There is a need for Battle for Wesnoth to be packaged into formats convenient for people to use on different platforms. This is not only because not everyone has a compiler, but also because not everyone has the *time* to spend configuring and compiling each new release of Battle for Wesnoth.
Therefore, it behooves us to assist our fellow BfW players and, if we are able, to provide standardised, well behaved install packages for the various platforms that we use.
Speaking generally; wherever possible, Battle for Wesnoth should be built as closely according to CompilingWesnoth as possible. This means using the default file locations, not relocating the package to custom filesystems or directory layouts (unless required for the platform conformance), and generally being as absolutely conservative and predictable as possible in the build of the package. Amongst other things, this will greatly ease troubleshooting if problems are encountered; both for yourself, and the end user of your package.
Below are general guidelines and tips for creating BfW packages on a variety of platforms.
GNU/Linux RPM-based systems
These include RedHat, Fedora Core, Mandrake, SuSE, and others. Many popular Linux distributions use RPM for their package management system.
RPM relies upon a .spec file (see http://www.rpm.org/RPM-HOWTO/) to describe the actions taken to compile and install the Wesnoth binaries. This .spec file is broken down roughly into an area of meta-data (program name, version, vendor, etc), an area dealing with the steps required for compilation, and an area dealing with how do grab the resulting files and place them on the host filesystem. An in-depth discussion of RPM creation can be found at http://qa.mandrakesoft.com/twiki/bin/view/Main/RpmHowTo.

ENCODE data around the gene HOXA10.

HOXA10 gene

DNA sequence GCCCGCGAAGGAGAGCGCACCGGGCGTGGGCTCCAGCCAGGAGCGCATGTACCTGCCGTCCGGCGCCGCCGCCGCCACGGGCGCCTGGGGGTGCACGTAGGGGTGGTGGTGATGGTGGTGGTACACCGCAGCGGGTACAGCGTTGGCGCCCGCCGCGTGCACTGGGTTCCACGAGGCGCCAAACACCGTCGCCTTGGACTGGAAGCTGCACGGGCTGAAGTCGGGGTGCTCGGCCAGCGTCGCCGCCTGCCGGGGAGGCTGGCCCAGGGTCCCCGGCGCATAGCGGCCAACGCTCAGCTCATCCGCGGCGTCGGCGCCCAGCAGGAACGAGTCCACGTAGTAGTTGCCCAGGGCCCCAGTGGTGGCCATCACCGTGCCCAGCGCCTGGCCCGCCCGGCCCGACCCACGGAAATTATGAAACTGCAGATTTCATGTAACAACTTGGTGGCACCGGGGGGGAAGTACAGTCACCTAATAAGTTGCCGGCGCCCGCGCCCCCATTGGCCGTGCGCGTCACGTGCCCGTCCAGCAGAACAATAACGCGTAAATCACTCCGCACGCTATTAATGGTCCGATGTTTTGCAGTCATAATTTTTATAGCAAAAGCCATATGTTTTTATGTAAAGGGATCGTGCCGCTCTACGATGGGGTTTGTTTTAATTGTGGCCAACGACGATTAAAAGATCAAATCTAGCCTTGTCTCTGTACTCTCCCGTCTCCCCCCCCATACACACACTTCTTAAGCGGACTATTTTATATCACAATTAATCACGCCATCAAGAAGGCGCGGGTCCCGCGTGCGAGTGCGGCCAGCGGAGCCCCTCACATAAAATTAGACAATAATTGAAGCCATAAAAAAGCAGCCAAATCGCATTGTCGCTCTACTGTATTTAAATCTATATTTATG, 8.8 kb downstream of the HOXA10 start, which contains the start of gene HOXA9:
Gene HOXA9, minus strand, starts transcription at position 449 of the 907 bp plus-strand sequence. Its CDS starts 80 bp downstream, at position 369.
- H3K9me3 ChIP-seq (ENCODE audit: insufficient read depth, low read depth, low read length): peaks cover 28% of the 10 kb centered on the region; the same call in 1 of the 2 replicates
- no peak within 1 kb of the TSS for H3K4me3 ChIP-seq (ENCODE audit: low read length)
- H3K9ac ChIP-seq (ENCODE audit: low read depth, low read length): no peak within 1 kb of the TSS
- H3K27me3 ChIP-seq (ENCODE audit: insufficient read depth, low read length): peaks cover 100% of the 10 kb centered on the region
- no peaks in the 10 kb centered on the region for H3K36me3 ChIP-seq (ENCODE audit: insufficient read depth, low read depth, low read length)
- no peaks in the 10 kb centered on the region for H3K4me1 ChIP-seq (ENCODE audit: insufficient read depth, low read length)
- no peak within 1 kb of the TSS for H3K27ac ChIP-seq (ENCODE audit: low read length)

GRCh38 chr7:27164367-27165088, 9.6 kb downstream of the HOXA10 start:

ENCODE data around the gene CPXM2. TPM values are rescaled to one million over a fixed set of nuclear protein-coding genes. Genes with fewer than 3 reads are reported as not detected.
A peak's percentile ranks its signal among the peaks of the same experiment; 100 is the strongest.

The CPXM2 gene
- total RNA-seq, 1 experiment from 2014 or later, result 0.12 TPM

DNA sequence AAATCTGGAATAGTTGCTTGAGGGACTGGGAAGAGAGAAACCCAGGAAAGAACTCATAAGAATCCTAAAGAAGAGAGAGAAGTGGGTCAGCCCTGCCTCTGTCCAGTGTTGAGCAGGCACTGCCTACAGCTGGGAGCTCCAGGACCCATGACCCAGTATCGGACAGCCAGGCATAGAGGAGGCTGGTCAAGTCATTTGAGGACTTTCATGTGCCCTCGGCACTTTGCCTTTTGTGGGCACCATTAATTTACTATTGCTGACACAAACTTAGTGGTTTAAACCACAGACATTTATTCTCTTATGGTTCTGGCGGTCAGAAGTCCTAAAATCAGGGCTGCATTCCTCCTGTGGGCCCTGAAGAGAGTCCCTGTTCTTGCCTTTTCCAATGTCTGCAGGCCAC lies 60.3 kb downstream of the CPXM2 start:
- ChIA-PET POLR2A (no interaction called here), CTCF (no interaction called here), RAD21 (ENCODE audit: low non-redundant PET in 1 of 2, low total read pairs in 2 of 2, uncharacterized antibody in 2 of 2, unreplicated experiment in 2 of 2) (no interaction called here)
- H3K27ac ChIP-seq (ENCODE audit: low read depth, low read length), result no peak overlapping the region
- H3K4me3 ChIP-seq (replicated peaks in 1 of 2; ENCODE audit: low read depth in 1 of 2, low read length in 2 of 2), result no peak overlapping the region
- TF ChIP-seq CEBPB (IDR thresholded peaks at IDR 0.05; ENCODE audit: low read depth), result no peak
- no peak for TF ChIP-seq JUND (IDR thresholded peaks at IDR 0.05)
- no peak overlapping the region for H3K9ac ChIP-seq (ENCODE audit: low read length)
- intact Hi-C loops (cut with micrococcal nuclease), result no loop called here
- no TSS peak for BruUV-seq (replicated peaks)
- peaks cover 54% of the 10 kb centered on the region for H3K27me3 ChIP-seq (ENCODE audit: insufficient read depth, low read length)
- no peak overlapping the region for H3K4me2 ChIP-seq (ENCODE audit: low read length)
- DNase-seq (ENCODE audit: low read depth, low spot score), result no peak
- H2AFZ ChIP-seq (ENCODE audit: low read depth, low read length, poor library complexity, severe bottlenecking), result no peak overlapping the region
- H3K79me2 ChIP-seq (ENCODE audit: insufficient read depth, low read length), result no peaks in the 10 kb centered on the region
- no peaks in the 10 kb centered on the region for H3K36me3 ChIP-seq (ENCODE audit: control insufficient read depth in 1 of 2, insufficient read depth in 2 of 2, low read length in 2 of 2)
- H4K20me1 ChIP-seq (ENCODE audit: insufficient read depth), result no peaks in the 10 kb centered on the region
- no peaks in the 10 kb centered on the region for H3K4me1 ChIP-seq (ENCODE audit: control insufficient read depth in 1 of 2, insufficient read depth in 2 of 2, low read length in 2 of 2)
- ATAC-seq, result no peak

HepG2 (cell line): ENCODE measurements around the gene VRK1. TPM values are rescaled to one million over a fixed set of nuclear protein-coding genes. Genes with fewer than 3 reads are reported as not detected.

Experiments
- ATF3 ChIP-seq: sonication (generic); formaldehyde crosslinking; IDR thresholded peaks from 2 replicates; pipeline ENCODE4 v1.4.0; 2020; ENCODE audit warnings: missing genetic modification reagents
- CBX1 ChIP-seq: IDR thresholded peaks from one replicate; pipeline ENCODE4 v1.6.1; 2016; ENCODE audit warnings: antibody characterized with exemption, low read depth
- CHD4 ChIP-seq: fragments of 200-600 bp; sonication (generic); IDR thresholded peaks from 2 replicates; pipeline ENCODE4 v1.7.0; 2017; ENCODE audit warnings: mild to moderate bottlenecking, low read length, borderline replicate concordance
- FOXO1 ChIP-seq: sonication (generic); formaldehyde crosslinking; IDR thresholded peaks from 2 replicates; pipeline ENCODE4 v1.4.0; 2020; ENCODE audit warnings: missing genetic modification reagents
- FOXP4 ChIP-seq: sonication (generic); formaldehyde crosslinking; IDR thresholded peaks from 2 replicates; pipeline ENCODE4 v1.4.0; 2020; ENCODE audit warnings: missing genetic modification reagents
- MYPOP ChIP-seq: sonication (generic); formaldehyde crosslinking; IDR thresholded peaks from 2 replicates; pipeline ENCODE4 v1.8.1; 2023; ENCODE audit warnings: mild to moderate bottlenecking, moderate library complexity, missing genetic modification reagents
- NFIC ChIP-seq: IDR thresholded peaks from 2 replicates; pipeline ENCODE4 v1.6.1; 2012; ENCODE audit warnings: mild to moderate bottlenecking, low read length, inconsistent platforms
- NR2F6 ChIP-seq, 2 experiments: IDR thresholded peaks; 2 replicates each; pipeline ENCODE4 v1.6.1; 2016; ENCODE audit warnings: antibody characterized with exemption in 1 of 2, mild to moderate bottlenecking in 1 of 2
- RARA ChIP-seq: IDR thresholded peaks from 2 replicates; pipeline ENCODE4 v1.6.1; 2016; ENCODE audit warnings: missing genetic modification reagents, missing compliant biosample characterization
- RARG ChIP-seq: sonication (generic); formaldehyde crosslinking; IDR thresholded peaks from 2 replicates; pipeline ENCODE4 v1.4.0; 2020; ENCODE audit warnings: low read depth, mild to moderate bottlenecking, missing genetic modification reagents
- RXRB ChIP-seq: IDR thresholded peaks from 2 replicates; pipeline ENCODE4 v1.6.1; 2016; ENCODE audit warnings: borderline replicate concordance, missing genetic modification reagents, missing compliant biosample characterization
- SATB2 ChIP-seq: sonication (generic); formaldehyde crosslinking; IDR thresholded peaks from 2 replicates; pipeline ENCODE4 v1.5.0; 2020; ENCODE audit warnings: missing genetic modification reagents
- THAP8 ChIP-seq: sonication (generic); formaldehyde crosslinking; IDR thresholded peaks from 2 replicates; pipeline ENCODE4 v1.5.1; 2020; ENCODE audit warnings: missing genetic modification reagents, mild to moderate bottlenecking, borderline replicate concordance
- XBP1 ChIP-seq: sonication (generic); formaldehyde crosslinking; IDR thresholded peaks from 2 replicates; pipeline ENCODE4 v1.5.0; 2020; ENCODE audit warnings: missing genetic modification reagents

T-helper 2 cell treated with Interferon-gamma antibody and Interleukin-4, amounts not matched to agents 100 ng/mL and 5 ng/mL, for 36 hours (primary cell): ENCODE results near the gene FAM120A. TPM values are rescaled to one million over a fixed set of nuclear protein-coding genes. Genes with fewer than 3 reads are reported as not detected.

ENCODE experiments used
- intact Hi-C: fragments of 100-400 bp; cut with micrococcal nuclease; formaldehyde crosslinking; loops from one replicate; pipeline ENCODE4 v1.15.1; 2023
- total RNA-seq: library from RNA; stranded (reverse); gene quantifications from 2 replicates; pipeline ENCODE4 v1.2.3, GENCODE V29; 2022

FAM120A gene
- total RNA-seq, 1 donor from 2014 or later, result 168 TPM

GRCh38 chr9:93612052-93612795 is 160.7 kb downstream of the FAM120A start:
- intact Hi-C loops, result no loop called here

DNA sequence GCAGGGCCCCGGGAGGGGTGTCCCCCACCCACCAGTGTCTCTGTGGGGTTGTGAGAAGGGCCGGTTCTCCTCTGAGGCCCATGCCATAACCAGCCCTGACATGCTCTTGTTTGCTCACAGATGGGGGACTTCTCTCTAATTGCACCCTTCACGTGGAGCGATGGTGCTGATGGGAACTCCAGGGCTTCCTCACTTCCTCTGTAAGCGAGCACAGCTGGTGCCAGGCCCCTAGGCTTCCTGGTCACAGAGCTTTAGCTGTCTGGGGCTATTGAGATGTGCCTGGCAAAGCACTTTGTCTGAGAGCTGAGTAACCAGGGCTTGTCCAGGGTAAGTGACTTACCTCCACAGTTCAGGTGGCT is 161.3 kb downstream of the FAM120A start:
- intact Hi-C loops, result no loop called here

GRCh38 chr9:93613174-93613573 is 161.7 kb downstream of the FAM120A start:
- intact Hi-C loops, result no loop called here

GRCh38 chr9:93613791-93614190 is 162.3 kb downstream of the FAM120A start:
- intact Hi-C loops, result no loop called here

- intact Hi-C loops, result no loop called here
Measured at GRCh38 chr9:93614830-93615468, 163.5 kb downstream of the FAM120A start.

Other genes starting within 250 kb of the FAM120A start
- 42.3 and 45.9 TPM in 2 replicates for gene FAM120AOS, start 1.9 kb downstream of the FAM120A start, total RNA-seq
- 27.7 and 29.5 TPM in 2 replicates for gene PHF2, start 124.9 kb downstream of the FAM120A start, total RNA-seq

Sample wesnoth.spec files can be found at: http://pythonhacker.is-a-geek.net/main/downloads/my_packages/bfw. These can be used as a starting point for building Battle for Wesnoth RPMs on almost any RPM based system.
RPM files are monolithic; in that they are designed to only contain a complete program, rather than parts of a program. This means that when you package Battle for Wesnoth with RPM, you will be duplicating a lot of files that are otherwise unchanged from one version to the next. This means more time downloading for your end users, and higher bandwidth costs for yourself. One solution for this is to use RUKS, the RPM Upgrade Kludging System (http://pythonhacker.is-a-geek.net/main/downloads/my_programs/ruks). This allows to to use RPM to create a 'difference patch' to move between two versions of a program with RPM. For example, traditionally with RPM, to upgrade from 0.1 to 0.2 of program X, one packages a full copy of version 0.2 into an RPM package, and then the end user installs it and in the process wipes all of version 0.1. RUKS allows you as the packager to create an RPM package that only contains changed and new files from version 0.1 to 0.2. Your end user then installs the 0.2 package alongside their existing 0.1 installation.
RPM packages should comply as closely as possible with a standard Wesnoth install. After the install of the RPM file there should be little or no difference from the end user's perspective to what they would have got with a ./configure, make, make install
GNU/Linux Debian-based systems
GNU/Linux Slackware-based systems
MacOS X systems